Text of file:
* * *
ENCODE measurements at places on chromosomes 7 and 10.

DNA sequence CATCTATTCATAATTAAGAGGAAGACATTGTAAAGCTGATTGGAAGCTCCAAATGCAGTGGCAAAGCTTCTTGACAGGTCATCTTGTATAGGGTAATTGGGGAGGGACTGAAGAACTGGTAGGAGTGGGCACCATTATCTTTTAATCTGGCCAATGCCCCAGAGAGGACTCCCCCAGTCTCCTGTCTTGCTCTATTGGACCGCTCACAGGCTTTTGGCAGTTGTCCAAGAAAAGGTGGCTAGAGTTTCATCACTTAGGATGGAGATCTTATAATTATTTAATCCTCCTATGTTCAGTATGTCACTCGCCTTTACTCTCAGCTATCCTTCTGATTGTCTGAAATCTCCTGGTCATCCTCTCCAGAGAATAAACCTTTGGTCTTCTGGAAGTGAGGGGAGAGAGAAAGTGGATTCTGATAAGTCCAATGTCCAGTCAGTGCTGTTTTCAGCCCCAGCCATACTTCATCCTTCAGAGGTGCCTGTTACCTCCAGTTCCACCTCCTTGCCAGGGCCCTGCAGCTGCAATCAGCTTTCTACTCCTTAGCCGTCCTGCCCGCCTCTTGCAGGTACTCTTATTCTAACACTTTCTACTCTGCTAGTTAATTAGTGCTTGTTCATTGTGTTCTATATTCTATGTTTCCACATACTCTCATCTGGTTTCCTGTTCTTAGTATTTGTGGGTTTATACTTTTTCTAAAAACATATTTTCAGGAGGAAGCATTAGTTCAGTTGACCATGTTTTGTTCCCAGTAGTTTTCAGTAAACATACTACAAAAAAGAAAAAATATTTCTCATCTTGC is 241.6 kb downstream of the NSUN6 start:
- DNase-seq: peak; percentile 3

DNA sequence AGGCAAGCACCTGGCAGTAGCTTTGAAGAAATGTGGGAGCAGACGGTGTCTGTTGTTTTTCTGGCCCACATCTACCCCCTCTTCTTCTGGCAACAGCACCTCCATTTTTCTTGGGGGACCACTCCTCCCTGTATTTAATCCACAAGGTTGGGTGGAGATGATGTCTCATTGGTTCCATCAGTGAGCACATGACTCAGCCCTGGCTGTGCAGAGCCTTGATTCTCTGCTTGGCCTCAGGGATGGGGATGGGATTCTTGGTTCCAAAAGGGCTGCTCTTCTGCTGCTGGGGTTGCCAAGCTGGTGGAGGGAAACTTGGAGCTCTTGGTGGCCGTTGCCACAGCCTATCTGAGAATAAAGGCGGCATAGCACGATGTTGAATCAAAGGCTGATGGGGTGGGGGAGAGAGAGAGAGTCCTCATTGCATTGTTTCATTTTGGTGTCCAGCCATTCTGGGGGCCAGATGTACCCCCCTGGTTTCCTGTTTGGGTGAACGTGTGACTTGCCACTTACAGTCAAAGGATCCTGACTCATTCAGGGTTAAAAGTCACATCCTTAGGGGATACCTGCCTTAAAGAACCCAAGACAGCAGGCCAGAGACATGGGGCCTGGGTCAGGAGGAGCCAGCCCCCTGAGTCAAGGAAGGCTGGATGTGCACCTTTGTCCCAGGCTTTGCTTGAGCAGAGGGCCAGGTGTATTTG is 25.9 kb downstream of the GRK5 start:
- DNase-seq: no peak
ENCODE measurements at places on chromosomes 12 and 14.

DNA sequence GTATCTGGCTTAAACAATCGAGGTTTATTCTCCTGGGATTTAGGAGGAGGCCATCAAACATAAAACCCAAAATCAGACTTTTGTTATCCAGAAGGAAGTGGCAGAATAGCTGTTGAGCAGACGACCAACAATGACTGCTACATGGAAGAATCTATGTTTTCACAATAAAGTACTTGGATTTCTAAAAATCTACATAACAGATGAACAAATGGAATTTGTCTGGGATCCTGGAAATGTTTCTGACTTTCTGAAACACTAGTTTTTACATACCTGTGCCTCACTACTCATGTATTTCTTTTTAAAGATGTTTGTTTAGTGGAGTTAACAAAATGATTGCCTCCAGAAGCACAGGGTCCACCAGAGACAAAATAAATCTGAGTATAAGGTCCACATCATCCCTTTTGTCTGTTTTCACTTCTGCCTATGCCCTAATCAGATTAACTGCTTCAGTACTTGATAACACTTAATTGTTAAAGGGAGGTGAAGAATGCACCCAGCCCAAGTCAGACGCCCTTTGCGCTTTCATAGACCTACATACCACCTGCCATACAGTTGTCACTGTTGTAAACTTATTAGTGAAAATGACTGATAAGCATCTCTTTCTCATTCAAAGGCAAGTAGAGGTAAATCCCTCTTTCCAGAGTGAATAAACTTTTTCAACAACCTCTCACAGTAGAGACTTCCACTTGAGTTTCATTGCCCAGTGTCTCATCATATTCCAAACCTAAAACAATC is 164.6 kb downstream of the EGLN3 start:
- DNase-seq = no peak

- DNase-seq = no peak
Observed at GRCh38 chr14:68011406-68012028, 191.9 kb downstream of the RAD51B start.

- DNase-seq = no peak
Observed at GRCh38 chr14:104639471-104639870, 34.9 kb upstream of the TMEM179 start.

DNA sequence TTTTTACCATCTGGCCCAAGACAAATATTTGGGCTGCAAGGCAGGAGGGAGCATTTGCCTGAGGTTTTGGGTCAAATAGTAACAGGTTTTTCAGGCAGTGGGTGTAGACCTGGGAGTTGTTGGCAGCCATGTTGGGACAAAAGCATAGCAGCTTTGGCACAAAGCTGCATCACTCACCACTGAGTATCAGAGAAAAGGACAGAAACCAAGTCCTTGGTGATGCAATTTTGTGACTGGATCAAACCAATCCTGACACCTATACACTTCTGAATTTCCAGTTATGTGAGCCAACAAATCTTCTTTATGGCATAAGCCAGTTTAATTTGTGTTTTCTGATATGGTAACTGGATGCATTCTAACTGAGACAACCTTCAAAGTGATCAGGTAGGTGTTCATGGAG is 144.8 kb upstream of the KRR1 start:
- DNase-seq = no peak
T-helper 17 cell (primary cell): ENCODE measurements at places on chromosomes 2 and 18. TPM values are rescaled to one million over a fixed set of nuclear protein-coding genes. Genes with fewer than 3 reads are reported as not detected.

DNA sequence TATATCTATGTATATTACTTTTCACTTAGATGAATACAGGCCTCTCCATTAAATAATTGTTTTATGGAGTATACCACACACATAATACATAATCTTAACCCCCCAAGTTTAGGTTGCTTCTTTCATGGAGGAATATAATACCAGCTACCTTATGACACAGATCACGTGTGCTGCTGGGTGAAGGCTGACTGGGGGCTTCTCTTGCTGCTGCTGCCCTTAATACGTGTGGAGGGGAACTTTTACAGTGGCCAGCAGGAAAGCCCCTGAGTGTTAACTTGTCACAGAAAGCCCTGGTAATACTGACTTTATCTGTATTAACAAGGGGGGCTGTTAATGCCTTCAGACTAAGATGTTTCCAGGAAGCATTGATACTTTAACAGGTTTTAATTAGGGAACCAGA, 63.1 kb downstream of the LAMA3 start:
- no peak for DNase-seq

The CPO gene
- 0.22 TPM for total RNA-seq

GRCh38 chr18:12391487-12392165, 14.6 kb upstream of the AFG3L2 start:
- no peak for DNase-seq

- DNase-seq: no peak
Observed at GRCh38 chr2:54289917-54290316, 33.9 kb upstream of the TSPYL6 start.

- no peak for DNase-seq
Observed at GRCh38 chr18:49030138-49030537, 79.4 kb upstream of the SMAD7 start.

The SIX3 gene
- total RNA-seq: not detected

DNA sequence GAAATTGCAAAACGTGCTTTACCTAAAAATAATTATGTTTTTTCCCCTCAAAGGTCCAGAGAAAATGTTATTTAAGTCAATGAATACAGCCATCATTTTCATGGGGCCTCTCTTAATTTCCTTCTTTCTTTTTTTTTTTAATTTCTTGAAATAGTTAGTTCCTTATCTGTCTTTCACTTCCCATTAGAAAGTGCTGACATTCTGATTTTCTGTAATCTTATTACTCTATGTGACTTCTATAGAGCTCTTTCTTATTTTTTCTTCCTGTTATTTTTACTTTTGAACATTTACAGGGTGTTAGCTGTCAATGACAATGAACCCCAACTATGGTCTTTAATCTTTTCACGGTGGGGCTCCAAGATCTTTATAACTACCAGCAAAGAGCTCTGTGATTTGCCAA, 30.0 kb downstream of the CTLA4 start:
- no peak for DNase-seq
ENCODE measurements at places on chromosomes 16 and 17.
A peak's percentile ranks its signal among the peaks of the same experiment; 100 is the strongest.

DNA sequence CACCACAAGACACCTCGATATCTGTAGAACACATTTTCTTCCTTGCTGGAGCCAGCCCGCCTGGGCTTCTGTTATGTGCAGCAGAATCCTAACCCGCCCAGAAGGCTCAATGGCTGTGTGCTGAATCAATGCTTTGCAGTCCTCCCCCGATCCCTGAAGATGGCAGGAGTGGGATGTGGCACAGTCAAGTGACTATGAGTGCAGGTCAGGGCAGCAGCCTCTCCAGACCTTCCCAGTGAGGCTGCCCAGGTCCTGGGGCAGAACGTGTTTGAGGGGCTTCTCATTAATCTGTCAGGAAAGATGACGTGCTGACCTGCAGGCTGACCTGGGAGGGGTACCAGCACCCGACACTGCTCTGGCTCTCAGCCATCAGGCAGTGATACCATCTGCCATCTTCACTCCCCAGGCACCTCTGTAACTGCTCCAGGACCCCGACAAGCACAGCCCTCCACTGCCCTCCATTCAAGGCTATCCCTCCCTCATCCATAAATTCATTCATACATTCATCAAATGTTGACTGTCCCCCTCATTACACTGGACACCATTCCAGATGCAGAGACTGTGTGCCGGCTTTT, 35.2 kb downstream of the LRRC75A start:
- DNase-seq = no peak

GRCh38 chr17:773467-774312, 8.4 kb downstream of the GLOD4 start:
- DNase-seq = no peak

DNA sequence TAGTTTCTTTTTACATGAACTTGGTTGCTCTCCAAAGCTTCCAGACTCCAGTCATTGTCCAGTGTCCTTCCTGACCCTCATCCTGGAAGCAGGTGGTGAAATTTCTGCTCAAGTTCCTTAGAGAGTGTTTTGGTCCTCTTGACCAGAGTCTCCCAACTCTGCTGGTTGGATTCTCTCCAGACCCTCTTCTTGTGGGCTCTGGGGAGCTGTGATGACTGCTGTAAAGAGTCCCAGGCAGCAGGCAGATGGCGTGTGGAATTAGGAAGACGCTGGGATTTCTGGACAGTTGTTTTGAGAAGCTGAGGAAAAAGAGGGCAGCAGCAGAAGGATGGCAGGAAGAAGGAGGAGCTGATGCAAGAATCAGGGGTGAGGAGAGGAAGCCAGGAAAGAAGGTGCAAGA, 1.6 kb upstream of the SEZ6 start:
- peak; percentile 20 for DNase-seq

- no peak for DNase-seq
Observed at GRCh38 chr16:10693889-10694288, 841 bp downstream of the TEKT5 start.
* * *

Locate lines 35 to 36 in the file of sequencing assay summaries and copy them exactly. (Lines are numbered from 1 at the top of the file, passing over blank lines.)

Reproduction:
- DNase-seq = no peak

DNA sequence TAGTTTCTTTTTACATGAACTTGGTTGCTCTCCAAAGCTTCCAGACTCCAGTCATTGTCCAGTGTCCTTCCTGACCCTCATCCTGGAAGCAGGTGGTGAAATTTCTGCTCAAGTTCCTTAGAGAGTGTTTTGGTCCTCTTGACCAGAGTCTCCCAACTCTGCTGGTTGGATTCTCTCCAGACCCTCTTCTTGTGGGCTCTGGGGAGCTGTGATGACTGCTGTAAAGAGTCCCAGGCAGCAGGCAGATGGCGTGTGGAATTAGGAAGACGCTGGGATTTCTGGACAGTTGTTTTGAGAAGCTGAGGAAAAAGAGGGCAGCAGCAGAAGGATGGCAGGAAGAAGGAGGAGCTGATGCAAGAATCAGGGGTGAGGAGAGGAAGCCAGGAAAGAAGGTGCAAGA, 1.6 kb upstream of the SEZ6 start: